Junction Road railway station

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Junction Road
Place Tufnell Park
Opened by Tottenham & Hampstead Junction Railway
Platforms 2
Key dates Opened 1 January 1872
Closed 3 May 1943
Replaced by Tufnell Park tube station
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Junction Road railway station (originally Junction Road for Tufnell Park) was a railway station in London. The station was opened by the Tottenham & Hampstead Junction Railway on 1 January 1872. It was located at the corner of Junction Road and Station Road in N19, near the northern tip of Islington.

It comprised two wooden platforms, accessed by means of a footbridge and stairs, and also served the nearby Tufnell Park goods depot and cattle market.

Trains from the station generally ran between St Pancras or Kentish Town to Barking or Southend, however over its history trains ran to a number of other locations including Cambridge, Chingford and Victoria.

It was initially very heavily used, mainly due to the nearby cattle market; at its peak in 1902 over 140,000 passengers used the station. Following the opening of the nearby Tufnell Park tube station in 1907, which provided direct links to the West End and the City, passenger levels dropped drastically (in a 1937 poem, John Betjeman described it as "a lonely station"). The station was closed on May 3, 1943 and demolished in the early 1950s; the only remaining sign of the station is the name "Station Road".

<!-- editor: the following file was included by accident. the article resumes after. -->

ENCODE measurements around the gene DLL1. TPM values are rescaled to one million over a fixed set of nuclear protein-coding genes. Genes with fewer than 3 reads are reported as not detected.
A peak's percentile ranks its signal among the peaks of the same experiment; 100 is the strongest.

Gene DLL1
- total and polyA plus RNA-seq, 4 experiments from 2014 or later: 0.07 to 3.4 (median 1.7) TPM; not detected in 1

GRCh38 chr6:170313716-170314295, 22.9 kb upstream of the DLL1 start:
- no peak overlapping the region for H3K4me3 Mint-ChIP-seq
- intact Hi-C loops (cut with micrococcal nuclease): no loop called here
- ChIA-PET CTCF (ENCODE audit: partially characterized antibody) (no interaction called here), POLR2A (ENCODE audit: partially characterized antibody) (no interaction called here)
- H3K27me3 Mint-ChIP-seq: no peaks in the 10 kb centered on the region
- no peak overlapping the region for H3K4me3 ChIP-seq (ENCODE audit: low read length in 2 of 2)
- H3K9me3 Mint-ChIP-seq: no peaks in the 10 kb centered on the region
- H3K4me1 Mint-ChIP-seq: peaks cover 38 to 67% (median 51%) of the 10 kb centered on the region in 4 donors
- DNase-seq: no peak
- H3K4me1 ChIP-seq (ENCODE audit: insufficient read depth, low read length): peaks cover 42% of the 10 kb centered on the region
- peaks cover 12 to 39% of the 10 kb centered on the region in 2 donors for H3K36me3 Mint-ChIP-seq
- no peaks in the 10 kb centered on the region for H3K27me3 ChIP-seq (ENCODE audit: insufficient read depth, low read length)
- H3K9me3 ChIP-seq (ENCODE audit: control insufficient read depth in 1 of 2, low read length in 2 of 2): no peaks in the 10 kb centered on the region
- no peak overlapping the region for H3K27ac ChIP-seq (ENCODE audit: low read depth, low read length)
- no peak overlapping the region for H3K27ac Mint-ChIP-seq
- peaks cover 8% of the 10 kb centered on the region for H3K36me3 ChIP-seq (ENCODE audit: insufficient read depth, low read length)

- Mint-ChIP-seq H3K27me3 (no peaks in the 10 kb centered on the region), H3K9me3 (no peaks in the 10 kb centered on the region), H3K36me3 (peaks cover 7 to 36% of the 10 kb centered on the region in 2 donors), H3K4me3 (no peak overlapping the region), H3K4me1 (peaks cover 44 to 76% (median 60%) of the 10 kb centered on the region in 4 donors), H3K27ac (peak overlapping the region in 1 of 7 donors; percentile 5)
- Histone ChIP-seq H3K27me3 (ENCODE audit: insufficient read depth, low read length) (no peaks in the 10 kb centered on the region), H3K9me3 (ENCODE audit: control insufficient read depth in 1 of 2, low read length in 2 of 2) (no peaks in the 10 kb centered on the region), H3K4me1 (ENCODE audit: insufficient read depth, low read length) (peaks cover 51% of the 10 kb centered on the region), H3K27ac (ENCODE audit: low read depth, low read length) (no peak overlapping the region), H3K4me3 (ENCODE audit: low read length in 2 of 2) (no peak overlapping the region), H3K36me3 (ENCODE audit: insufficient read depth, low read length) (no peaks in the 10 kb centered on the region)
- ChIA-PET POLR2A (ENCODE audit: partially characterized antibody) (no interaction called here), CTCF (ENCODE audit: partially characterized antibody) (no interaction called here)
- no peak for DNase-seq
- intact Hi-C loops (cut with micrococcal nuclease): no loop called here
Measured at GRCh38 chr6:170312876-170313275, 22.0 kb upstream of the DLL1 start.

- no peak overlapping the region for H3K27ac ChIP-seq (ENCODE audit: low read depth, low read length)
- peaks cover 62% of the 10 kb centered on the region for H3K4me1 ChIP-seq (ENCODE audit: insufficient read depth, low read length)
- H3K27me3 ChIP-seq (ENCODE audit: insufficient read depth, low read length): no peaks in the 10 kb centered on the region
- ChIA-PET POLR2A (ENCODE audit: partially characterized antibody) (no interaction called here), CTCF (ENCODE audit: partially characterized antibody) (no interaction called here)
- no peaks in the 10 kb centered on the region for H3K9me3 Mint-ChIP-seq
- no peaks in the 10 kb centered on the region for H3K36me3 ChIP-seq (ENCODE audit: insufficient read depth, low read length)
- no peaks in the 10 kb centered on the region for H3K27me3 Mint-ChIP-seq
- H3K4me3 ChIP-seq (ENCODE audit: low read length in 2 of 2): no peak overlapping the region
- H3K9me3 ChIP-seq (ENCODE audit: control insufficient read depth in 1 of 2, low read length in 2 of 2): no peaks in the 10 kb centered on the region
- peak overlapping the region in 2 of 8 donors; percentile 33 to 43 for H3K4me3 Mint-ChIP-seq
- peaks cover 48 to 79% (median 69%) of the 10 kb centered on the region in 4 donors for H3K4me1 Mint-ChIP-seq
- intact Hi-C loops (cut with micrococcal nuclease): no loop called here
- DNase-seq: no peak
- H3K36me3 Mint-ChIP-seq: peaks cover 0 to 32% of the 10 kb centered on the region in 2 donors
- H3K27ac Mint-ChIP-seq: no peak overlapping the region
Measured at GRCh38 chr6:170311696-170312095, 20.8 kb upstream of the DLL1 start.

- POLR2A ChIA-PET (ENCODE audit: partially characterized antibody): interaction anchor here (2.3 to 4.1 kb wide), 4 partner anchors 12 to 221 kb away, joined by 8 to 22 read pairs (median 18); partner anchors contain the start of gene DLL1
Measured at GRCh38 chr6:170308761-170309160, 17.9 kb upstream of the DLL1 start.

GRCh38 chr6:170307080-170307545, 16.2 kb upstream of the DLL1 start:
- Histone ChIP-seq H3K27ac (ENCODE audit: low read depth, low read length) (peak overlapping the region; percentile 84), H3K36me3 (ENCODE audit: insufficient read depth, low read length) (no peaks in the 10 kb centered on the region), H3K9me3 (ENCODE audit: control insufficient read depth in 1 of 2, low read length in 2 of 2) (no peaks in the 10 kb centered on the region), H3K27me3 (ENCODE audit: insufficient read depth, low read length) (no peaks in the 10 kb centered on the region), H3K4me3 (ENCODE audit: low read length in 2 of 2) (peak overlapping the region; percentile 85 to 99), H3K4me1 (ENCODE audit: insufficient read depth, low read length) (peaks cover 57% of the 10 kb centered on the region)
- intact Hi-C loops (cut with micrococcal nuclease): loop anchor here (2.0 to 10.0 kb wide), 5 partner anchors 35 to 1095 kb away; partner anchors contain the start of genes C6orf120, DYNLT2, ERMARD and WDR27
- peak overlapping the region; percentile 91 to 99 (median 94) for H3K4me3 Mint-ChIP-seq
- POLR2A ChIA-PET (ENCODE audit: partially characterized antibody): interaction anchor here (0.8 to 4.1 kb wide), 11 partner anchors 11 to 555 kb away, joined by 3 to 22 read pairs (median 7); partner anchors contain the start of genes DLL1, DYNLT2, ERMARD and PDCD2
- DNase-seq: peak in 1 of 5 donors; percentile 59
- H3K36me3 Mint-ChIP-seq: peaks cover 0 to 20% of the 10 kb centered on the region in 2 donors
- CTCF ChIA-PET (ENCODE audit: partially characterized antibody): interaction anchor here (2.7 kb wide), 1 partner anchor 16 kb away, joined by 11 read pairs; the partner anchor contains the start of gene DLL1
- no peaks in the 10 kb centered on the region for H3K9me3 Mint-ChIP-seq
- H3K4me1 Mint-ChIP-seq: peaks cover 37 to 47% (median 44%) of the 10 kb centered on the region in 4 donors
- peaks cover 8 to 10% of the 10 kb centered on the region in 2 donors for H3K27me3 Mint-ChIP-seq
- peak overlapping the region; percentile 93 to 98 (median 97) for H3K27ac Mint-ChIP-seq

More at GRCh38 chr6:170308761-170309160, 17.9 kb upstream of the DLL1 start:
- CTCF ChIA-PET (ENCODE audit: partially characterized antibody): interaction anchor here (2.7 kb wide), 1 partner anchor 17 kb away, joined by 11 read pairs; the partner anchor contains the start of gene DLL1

The Gospel Oak to Barking Line passes the site of the station. This has led to speculation that it may be rebuilt, offering an interchange with the Northern line.[citation needed]

Preceding station Disused railways Following station
Highgate Road   Tottenham & Hampstead Junction Railway   Upper Holloway

Coordinates: 51°33′32″N 0°08′13″W / 51.559°N 0.137°W / 51.559; -0.137